It can be very difficult to choose which scenes to include in your novel. There’s simply so much to write. There’s your plot, your character’s backstory, any world-building you need to do, and then there are the transitions–the moments that link everything together. I have some criteria here that will help you decide what to keep and what to chop.
The Best Kinds of Scenes to Include in Your Novel
The best scenes to include in your novel are those that move the needle forward. Now, “the needle” can be one of many things. Here’s a short list:
- Something that informs character (main or secondary)
- Something that informs character relationship
- Something that informs plot
- Something that informs world-building
- Something that conveys mood
- Something that conveys theme/bigger picture meaning
- Something that informs (information-wise, that is!)
Often, in my editorial work with clients, I find myself asking the question: “Does this earn its keep?” That can refer to a scene or sometimes an entire chapter. More simply, “Does something happen?”
That something doesn’t have to be in the realm of zombies flooding down out of nowhere–in other words, a climactic event. But every scene and chapter needs to have a “something” from the list above. It needs to matter to your story and exist other than just because you felt like writing it.
The Level of Action or Information In Your Scene
The other important consideration here, other than what the scene does, is what your scene is: Is it action or is it information? I have long contended that all writing is a balance of action and information. The more information you have, the less action you’re going to insert, and vice versa.
In order to keep readers awake during those necessary scenes where you deliver information, you need to have action/plot/external conflict, and a lot of it. When choosing what scene to include in your novel, I would favor those scenes that contain action. If it’s a scene heavy with talking, information, exposition, backstory, flashback, etc., that might be worth a review right there.
Order is important, too. If you have too my information in chapter after chapter, you are spending all of your “information capital” and going into deep debt (or, likely, boredom). Refill your coffers by including action. That buys you more leeway to do some info-dumping after you work on plot.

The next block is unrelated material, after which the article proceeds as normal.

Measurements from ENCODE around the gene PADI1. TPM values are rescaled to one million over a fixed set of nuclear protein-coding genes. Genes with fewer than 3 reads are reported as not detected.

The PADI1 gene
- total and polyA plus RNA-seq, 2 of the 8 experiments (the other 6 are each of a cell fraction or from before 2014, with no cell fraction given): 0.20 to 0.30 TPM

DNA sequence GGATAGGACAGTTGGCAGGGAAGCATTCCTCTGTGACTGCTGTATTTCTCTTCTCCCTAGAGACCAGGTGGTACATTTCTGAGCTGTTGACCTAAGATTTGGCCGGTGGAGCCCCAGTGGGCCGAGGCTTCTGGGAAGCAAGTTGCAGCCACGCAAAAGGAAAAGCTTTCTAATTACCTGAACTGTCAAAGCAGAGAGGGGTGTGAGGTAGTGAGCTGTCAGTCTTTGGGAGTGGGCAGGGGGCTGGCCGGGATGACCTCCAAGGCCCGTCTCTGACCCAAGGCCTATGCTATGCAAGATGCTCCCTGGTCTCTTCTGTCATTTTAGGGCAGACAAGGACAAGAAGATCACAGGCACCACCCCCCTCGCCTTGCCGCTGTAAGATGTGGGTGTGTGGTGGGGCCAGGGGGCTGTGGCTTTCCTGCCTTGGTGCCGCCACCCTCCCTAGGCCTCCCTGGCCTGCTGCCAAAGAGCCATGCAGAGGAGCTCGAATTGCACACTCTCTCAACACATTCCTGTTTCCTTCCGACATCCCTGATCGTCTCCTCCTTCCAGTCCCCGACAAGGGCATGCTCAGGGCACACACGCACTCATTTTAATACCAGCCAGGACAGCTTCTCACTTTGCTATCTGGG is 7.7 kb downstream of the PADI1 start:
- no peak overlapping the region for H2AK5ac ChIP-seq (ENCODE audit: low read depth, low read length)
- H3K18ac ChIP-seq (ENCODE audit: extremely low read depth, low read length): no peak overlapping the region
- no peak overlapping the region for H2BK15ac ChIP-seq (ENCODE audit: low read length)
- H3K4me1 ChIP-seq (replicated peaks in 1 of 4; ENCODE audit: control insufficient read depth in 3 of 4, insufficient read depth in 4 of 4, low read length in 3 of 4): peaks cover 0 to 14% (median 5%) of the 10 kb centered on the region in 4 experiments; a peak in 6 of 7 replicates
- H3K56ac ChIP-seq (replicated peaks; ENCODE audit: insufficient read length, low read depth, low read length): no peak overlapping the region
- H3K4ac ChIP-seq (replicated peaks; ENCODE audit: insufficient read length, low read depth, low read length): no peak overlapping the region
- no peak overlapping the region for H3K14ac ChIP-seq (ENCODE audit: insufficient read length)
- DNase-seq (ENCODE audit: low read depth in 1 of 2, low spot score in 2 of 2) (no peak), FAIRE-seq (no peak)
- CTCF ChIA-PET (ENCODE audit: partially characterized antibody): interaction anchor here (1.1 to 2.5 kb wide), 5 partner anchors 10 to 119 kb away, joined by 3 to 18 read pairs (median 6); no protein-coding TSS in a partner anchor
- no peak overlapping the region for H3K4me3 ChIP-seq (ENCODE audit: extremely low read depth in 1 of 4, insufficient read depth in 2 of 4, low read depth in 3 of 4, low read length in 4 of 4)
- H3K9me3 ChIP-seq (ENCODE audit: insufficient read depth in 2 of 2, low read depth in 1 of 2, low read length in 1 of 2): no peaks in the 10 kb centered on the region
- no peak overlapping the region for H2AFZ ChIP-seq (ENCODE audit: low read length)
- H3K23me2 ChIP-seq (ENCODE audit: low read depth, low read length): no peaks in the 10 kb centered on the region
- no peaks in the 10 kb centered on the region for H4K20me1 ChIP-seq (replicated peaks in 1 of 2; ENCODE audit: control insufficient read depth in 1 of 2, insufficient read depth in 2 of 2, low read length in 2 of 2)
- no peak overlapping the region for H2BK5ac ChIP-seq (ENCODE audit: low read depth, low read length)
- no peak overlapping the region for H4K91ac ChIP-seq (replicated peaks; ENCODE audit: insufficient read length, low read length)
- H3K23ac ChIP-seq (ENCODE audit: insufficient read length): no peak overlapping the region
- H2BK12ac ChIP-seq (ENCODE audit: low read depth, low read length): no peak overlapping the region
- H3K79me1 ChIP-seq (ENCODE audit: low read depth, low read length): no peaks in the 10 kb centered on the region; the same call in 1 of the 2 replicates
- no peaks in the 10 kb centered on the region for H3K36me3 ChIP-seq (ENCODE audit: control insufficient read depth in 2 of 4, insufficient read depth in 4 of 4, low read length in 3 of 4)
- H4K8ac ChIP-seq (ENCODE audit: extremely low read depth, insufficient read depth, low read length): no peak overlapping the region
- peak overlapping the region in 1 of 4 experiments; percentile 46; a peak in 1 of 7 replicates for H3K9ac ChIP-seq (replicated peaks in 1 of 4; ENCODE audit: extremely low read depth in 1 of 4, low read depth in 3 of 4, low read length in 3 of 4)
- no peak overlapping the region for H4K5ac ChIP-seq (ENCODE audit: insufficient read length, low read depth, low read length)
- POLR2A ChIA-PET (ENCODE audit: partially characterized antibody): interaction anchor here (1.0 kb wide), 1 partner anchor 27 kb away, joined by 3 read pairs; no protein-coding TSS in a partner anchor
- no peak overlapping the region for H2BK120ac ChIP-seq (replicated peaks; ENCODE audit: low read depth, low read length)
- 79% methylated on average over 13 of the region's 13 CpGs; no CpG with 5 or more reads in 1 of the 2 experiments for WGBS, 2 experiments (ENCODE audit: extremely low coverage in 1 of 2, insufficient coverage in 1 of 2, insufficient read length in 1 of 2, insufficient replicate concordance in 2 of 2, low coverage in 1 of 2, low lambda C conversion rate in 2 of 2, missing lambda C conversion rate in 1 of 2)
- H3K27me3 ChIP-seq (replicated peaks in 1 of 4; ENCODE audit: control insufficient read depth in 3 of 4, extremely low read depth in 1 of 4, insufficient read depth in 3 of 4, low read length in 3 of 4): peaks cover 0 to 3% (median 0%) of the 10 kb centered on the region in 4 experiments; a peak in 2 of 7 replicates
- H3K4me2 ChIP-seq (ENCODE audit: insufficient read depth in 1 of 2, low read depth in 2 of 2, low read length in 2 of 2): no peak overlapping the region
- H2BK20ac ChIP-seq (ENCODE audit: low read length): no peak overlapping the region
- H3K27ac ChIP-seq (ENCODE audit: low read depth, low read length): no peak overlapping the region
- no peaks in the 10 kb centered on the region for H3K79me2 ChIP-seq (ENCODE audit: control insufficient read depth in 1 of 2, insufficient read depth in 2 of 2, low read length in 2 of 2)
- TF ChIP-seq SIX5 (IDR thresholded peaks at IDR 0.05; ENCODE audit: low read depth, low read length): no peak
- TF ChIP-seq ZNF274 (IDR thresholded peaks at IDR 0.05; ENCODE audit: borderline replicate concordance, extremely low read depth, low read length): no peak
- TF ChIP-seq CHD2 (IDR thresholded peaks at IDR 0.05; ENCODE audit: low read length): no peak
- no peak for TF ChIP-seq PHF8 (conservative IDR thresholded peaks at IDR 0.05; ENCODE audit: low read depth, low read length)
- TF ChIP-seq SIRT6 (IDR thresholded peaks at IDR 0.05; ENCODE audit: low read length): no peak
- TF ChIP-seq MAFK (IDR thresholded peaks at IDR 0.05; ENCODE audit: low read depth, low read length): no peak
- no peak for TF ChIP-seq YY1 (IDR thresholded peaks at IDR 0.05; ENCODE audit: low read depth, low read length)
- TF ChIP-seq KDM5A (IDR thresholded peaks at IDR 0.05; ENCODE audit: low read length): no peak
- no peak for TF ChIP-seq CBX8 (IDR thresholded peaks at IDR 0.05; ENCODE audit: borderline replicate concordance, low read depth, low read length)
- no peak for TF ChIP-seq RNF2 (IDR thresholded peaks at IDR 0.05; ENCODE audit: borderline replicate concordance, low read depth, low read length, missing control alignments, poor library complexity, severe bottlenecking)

Look very closely at all of the dense sections of telling/information/backstory in your novel. I have reason to believe you could cut or reorganize these, and make sure to space them apart between plenty of action.
A Tale of Three Scenes
Please consider these examples and try to guess if I’d suggest you keep them in your novel:
A scene where two characters sit down over ice cream to hash out their quarrel about an ex-boyfriend they both share?
That informs character, informs relationship, conveys mood, and sets up some plot (I’d imagine). Best of all, there is tension. They are talking about an emotionally charged subject. It’s obviously a keeper, even though the scene is rather static and passive (they are sitting and talking rather than doing stuff or having stuff done to them). Depending on how well the conversation goes, there could be the potential for fisticuffs, too, so this could translate into a more active scene.
A scene where two characters sit down over ice cream to talk about the upcoming Harvest Festival in town?
Well, this one takes all the tension off the table. (Unless it’s a Harvest Festival where the serial killer strikes every year. In which case, carry on…) So the answer becomes less clear-cut. If you are able to make any progress on world-building (setting the scene for this particular place and event) or tension or character relationship, include this scene, but keep it short. But if they’re just chatting excitedly about the festival, we already know about the town and its customs, and there’s nothing else going on, it might be nice, but “nice” ain’t good enough.
A scene where two characters sit down over ice cream and talk about the Harvest Festival they went to yesterday where nobody got serial killed?
Absolutely not. Here, this scene is a bad idea all around. They are sitting around and talking (passive), nothing else is happening, the chitchat is rather pleasant (unless something truly twisted happened at the Harvest Festival), and they are rehashing material that the reader has already read. Nope, nope, nope, nope, nope. Cut it.
How to Handle Transitions in Your Novel
Which brings me to my last salient point: spend less time on transitions. If nothing is happening, you don’t need to labor over it. Get your reader from point A to point B without too much fuss.
Just because we eat breakfast every day and use the restroom every day (one would hope), there’s no need to put it on the page. I’ve worked with some manuscripts recently where writers felt duty-bound to describe every element of a character’s day because, well, that character needed to get out of bed somehow before they could go to the Harvest Festival.
This is a common but misguided urge. Instead of going through an entire school schedule to get to the event that happens at the end of the day, simply stick in a short and sweet transition: “After an ordinary day at school…”
The bottom line? Get the reader to the good stuff quickly. Cut whatever doesn’t move the needle. Trust the reader to fill in the bathroom breaks.
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